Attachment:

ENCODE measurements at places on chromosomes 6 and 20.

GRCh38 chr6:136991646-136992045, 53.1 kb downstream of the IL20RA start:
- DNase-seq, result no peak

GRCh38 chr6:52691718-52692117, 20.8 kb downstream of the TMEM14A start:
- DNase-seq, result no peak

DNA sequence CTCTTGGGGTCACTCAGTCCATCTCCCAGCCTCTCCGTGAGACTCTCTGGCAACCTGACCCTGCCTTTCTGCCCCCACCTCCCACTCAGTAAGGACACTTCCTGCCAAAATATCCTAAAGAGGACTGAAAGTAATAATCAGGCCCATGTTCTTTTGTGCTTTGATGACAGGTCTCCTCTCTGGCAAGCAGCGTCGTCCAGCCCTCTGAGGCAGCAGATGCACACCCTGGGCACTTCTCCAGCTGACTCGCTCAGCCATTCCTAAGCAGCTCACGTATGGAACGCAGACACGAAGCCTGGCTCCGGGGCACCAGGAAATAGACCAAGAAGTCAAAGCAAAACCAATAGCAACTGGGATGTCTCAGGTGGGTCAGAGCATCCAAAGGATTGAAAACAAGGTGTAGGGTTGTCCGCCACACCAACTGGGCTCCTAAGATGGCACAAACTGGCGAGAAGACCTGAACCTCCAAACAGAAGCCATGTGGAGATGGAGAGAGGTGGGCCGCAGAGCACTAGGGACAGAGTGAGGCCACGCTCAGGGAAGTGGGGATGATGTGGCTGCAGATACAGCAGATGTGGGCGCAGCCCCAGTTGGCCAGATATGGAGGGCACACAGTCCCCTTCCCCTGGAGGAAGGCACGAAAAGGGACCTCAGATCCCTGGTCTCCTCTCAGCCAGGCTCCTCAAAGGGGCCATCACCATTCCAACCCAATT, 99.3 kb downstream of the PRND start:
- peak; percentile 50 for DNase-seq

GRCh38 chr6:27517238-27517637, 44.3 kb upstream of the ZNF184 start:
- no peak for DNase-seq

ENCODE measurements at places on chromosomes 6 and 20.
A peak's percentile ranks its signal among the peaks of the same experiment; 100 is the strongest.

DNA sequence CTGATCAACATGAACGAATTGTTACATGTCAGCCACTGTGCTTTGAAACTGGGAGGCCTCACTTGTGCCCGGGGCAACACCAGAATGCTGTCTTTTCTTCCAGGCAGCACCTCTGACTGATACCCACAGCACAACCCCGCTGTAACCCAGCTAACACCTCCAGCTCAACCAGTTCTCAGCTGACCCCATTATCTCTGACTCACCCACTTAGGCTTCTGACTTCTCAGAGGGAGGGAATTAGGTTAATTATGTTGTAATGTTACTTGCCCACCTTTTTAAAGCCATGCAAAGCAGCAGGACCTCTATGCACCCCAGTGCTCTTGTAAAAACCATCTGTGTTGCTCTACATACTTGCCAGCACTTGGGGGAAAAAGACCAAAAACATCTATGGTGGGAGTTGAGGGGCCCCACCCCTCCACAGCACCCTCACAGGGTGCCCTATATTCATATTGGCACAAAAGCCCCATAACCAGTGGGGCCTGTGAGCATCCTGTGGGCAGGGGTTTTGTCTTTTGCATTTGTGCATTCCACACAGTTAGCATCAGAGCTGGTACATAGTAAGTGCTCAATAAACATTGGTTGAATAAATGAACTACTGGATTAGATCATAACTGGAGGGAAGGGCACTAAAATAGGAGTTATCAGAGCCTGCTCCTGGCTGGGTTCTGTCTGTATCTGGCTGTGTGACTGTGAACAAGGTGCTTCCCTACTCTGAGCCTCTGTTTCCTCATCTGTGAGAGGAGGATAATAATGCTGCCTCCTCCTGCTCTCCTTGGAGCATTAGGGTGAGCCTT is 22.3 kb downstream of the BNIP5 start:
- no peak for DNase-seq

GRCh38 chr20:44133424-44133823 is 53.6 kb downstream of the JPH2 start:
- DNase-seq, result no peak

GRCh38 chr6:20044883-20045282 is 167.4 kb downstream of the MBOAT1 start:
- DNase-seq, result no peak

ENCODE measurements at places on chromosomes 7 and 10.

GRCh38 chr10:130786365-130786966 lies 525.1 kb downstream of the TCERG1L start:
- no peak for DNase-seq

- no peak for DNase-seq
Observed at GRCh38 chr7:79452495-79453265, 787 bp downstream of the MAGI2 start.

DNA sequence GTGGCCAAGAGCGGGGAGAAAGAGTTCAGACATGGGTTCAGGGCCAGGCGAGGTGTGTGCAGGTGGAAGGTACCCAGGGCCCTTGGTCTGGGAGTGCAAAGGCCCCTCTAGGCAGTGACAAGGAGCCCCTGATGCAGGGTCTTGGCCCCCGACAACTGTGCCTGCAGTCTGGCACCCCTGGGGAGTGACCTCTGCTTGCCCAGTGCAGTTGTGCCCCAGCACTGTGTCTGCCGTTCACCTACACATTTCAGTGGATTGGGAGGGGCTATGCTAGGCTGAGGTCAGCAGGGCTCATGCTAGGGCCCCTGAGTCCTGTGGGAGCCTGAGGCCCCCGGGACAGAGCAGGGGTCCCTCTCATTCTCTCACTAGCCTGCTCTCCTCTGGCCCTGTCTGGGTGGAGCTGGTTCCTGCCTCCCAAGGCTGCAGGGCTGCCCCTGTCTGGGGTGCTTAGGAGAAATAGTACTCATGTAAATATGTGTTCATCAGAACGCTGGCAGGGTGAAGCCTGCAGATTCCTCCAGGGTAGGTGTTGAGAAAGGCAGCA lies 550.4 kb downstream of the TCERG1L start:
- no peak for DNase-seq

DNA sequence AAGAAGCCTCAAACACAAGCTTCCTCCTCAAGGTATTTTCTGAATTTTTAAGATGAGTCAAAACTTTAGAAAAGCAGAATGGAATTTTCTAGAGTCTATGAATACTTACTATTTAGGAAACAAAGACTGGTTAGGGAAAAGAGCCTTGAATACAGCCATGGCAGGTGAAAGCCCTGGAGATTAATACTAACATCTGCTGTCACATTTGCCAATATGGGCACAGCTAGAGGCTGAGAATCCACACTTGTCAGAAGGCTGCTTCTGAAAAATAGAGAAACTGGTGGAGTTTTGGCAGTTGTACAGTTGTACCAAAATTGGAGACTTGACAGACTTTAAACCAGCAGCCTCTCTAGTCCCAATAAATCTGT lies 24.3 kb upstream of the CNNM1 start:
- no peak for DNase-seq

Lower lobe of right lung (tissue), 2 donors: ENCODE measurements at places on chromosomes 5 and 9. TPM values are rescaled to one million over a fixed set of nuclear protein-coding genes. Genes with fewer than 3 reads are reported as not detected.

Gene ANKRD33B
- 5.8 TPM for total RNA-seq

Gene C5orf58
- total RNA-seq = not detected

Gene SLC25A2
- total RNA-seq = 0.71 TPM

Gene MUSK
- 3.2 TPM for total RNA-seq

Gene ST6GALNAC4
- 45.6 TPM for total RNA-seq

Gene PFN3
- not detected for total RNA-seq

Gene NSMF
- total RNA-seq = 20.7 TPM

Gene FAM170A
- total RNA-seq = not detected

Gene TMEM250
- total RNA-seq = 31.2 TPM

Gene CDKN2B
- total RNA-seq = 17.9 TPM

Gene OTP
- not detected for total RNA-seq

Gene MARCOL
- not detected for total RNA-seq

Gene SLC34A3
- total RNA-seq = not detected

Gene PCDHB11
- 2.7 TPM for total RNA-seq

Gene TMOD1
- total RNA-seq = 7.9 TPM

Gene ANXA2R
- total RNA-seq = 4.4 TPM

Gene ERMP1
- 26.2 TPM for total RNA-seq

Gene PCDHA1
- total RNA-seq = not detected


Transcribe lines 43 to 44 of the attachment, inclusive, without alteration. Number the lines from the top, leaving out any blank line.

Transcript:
- total RNA-seq = not detected

Gene TMEM250